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klubbkid

C++ Gurus...

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You''re out of luck there... you''re supposed to KNOW how many elements are in an array, because you can''t query its size in C++. You can in Java though.


People might not remember what you said, or what you did, but they will always remember how you made them feel.
~ (V)^|) |<é!t|-| ~

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sizeof( blah ) returns the number of bytes in the entire array. So, if you divide this by the size of a single element in the array, you''ll get the number of elements in the array.

For example, the program below prints "10"

#include

int main()
{
int blah[ 10 ];
printf( "%d\n", sizeof( blah ) / sizeof( blah[ 0 ] ) );
return 0;
}

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quote:
Original post by mother
sizeof( blah ) returns the number of bytes in the entire array.


No it doesn''t, it returns the number of times a char fits into the size of the array, which on most platforms happens to be a byte. This is not guaranteed to be a byte by the C++ standard.




People might not remember what you said, or what you did, but they will always remember how you made them feel.
~ (V)^|) |<é!t|-| ~

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Sir, I challenge you to a duel.

From section 5.3.3.1 of the HTML version of the December 1996 Working Paper for the ISO/ANSI C++ Standard (the Nov 97 version became the standard),

"The sizeof operator yields the number of bytes in the object representation of its operand."

and from section 5.3.3.2 of the same,

"This implies that the size of an array of n elements is n times the size of an element."

Also, straight from MSDN for VC++ 6.0,

"The sizeof keyword gives the amount of storage, in bytes, associated with a variable or a type (including aggregate
types)."

And from the example on the same page:

size_t sizearr = // Count of items in array
sizeof( array ) / sizeof( array[0] );


I also checked the Borland compiler''s help at work. It says bytes, as well.

So please document your claim there MadKeithV.

Mike Roberts
aka milo
mlbobs@telocity.com

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Mike:

That works great...in the main loop


#include
#include
#include

void SortArray(int *array)
{
int temp;

for(int j = 0; j < 1000; j++)
{
for(int i = 0; i < 1000; i++)
{
if(array > array[i + 1])
{
temp = array[i];
array[i] = array[i + 1];
array[i + 1] = temp;
}
}
}
}

void FillArray(int *array)
{
srand((unsigned)time(NULL));

for(int i = 0; i < 1000; i++)
array[i] = abs(rand()%100);
}

int main()
{
int blah[1000];
size_t sizearr = sizeof( blah ) / sizeof( blah[0] );
printf("%d", sizearr);

FillArray(blah);
SortArray(blah);

return 0;
}


How come if I use the sizeof / sizeof I get a one inside the functions?

- Derek

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Actually, chars are always guaranteed to be bytes, as far as I can tell (they''re the only data type with a certain size on all platforms).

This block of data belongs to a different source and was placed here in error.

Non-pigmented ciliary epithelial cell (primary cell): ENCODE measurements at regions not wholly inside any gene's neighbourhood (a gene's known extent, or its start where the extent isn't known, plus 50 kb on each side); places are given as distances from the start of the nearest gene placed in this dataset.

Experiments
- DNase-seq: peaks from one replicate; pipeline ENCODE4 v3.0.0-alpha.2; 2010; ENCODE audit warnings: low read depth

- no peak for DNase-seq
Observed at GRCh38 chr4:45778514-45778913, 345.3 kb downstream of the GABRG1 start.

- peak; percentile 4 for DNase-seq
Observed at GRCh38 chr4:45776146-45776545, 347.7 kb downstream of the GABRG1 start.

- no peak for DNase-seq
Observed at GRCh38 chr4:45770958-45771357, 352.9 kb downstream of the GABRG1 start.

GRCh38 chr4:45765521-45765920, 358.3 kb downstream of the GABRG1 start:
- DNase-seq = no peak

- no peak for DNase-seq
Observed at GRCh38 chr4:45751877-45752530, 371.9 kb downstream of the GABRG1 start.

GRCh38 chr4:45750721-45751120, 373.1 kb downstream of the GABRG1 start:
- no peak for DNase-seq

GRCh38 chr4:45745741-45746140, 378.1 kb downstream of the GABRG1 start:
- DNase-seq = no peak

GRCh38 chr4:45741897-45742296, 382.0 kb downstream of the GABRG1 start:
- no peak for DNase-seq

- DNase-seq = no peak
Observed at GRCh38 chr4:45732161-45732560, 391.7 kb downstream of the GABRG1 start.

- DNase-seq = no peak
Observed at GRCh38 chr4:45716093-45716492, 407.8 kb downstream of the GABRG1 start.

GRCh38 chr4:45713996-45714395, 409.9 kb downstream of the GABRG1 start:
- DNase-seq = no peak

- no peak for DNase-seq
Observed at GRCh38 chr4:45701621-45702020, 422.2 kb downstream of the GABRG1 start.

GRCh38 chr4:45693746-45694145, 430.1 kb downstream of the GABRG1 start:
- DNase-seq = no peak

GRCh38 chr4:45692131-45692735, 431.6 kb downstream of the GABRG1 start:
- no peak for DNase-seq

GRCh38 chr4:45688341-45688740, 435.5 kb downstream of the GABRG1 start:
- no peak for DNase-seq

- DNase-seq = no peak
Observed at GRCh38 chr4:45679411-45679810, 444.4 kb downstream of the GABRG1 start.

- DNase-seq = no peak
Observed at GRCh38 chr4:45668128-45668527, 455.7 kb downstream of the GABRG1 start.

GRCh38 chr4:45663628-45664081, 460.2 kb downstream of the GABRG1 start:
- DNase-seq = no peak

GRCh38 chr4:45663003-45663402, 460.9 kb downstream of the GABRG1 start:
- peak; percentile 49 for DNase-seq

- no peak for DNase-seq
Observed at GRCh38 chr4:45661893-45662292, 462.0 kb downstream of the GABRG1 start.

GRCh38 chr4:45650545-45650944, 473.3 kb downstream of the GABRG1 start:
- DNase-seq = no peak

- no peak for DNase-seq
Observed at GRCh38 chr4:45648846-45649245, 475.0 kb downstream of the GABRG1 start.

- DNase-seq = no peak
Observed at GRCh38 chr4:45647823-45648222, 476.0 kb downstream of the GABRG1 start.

But to answer your question about why it doesn''t work elsewhere: you have to understand how the function sees it. It sees a pointer to an integer, which may or may not have integers after it. There''s no way to know at run time nor at compile time (without heavy parsing and restrictions). Pass in the length as another parameter. If this happens in other languages, it''s because they''re doing it this way under the hood (with the minor exception of certain constructs like strings in Pascal, where the length is a part of the dataset).

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The sizeof operator has two distinct uses:
sizeof unary-expression
sizeof (type-name)
The result in both cases is an integer constant that gives the size in bytes of how much memory space is used by the operand (determined by its type, with some exceptions). The amount of space that is reserved for each type depends on the machine.
In the first use, the type of the operand expression is determined without evaluating the expression (and therefore without side effects). When the operand is of type char (signed or unsigned), sizeof gives the result 1. When the operand is a non-parameter of array type, the result is the total number of bytes in the array (in other words, an array name is not converted to a pointer type). The number of elements in an array equals sizeof array/ sizeof array[0] .

If the operand is a parameter declared as array type or function type, sizeof gives the size of the pointer. When applied to structures and unions, sizeof gives the total number of bytes, including any padding.
You cannot use sizeof with expressions of function type, incomplete types, parenthesized names of such types, or with an lvalue that designates a bit field object.
The integer type of the result of sizeof is size_t, defined in stddef.h.

You can use sizeof in preprocessor directives; this is specific to Borland C++.
In C++, sizeof(classtype), where classtype is derived from some base class, returns the size of the object (remember, this includes the size of the base class).

Borland C++ 5.0 Programmer''s Guide



Null and Void
"In this house we obey the laws of thermodynamics!" --Homer Simpson

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You can find out how many elements are in an array very easily. Heres how.

Lets say you have an array called values. This line of code will tell how many elements are in that array.

int number = sizeof( values ) / sizeof( values[0] );

I hope this helps.

-Snyper

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Snyper, as discussed above, this will not work if you do not have the variable declared in the scope in which your sizeof expression appears.

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